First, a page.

The Role Of Data In Organizing An Access To Justice Movement, James Gamble, Amy Widman Apr 2019

The Role Of Data In Organizing An Access To Justice Movement, James Gamble, Amy Widman

Fordham Law Review Online

reminds us that civil justice reform has to start with compelling human stories. She’s right. Building a movement requires drawing in the care and effort of those who previously had not seen the problem. A story of a mother and her family unjustly evicted from their home, of an older gentleman whose life savings are unjustly taken, or of a father fighting for visitation rights unjustly denied: each of these personal stories is an outrage and will often generate anger in the listener. Stories lead those who do not live the injustices of our civil justice system every day ...


A Few Interventions And Offerings From Five Movement Lawyers To The Access To Justice Movement, Jennifer Ching, Thomas B. Harvey, Meena Jagannath, Purvi Shah, Blake Strode Apr 2019

A Few Interventions And Offerings From Five Movement Lawyers To The Access To Justice Movement, Jennifer Ching, Thomas B. Harvey, Meena Jagannath, Purvi Shah, Blake Strode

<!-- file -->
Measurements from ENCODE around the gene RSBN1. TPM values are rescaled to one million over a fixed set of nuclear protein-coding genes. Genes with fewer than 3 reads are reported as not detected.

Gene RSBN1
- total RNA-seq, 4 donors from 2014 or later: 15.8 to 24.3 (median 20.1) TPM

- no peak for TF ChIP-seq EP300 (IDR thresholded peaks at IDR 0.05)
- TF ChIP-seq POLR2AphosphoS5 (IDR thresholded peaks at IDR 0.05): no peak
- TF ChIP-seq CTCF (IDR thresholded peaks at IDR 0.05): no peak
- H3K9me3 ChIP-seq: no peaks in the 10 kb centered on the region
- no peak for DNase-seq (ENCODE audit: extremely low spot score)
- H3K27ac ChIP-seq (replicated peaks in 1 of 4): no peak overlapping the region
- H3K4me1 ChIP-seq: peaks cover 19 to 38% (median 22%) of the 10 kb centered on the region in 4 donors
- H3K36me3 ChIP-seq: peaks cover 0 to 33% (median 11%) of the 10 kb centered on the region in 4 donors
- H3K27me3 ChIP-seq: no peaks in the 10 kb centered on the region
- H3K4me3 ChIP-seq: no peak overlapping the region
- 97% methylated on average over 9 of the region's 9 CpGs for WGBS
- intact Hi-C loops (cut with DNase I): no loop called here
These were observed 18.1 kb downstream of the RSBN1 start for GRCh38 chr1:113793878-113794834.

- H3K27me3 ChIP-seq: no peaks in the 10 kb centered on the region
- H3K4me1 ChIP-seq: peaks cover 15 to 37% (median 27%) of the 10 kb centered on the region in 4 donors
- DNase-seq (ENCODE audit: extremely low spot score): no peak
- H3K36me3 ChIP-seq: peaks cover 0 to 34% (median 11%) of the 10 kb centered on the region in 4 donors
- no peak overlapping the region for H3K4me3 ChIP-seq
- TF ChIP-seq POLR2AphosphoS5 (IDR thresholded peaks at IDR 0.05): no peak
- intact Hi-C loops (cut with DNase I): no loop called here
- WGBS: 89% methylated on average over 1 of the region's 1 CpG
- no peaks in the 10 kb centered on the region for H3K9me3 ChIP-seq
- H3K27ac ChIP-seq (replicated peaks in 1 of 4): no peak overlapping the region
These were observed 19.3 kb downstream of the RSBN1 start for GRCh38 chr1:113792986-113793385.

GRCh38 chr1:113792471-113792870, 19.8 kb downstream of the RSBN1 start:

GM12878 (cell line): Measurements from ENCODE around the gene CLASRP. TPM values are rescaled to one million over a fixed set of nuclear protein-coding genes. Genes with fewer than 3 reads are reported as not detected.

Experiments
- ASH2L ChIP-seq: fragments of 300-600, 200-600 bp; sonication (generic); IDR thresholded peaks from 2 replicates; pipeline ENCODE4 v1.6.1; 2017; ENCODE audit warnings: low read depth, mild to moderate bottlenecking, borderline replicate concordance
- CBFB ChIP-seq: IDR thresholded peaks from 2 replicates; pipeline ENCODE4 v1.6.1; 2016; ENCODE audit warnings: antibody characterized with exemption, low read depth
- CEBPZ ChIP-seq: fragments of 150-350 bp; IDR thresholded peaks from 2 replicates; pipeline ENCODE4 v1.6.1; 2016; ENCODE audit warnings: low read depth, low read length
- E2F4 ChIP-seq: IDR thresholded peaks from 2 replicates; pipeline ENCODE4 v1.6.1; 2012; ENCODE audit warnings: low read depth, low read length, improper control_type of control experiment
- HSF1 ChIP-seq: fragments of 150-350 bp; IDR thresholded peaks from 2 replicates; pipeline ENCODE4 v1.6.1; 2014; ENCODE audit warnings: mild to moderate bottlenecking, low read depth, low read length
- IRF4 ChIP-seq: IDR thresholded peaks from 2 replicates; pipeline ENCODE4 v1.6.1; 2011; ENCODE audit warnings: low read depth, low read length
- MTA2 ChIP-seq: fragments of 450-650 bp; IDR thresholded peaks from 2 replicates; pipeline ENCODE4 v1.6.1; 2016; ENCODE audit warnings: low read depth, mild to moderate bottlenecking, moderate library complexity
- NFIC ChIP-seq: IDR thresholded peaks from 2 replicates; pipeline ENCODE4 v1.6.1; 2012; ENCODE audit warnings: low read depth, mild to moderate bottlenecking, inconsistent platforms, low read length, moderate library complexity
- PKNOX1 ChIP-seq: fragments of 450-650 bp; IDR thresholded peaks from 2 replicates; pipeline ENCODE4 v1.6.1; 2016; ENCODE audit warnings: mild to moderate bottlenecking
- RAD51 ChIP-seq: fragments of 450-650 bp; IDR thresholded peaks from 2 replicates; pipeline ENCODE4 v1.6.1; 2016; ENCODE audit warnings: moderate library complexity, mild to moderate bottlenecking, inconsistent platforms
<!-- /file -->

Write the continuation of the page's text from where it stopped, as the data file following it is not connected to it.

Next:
Fordham Law Review Online

We are five lawyers who occupy very different corners of justice work. We are civil rights, human rights, and criminal defense lawyers, and we have worked at and managed legal services programs. We have taught law at law schools and universities and have built our own organizations. We currently work in interdisciplinary spaces with community organizers, funders, and other stakeholders in the justice system. As diverse as our perspectives are, we share a common belief that any mobilization around access to justice fails if it does not center the vision and strategies of larger social justice movements. We share here ...


The Legal Empowerment Movement And Its Implications, Peter Chapman Apr 2019

The Legal Empowerment Movement And Its Implications, Peter Chapman

Fordham Law Review Online